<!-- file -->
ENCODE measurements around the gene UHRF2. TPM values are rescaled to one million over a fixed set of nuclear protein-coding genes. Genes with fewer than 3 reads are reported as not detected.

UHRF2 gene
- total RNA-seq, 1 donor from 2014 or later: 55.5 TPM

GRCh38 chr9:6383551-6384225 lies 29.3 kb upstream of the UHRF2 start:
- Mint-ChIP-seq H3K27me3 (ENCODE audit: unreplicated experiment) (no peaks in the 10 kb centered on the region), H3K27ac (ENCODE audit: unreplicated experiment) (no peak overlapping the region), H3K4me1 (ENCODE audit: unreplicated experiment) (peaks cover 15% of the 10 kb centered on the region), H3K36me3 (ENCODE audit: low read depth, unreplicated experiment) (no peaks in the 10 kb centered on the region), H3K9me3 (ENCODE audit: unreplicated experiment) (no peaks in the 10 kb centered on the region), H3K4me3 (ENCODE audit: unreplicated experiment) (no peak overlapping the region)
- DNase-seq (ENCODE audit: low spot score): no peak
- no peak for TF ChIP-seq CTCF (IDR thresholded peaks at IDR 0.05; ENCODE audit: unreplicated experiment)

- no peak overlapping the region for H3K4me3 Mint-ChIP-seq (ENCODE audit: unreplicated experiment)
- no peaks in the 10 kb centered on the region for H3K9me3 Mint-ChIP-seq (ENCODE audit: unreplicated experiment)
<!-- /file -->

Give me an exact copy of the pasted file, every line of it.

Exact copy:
ENCODE measurements around the gene UHRF2. TPM values are rescaled to one million over a fixed set of nuclear protein-coding genes. Genes with fewer than 3 reads are reported as not detected.

UHRF2 gene
- total RNA-seq, 1 donor from 2014 or later: 55.5 TPM

GRCh38 chr9:6383551-6384225 lies 29.3 kb upstream of the UHRF2 start:
- Mint-ChIP-seq H3K27me3 (ENCODE audit: unreplicated experiment) (no peaks in the 10 kb centered on the region), H3K27ac (ENCODE audit: unreplicated experiment) (no peak overlapping the region), H3K4me1 (ENCODE audit: unreplicated experiment) (peaks cover 15% of the 10 kb centered on the region), H3K36me3 (ENCODE audit: low read depth, unreplicated experiment) (no peaks in the 10 kb centered on the region), H3K9me3 (ENCODE audit: unreplicated experiment) (no peaks in the 10 kb centered on the region), H3K4me3 (ENCODE audit: unreplicated experiment) (no peak overlapping the region)
- DNase-seq (ENCODE audit: low spot score): no peak
- no peak for TF ChIP-seq CTCF (IDR thresholded peaks at IDR 0.05; ENCODE audit: unreplicated experiment)

- no peak overlapping the region for H3K4me3 Mint-ChIP-seq (ENCODE audit: unreplicated experiment)
- no peaks in the 10 kb centered on the region for H3K9me3 Mint-ChIP-seq (ENCODE audit: unreplicated experiment)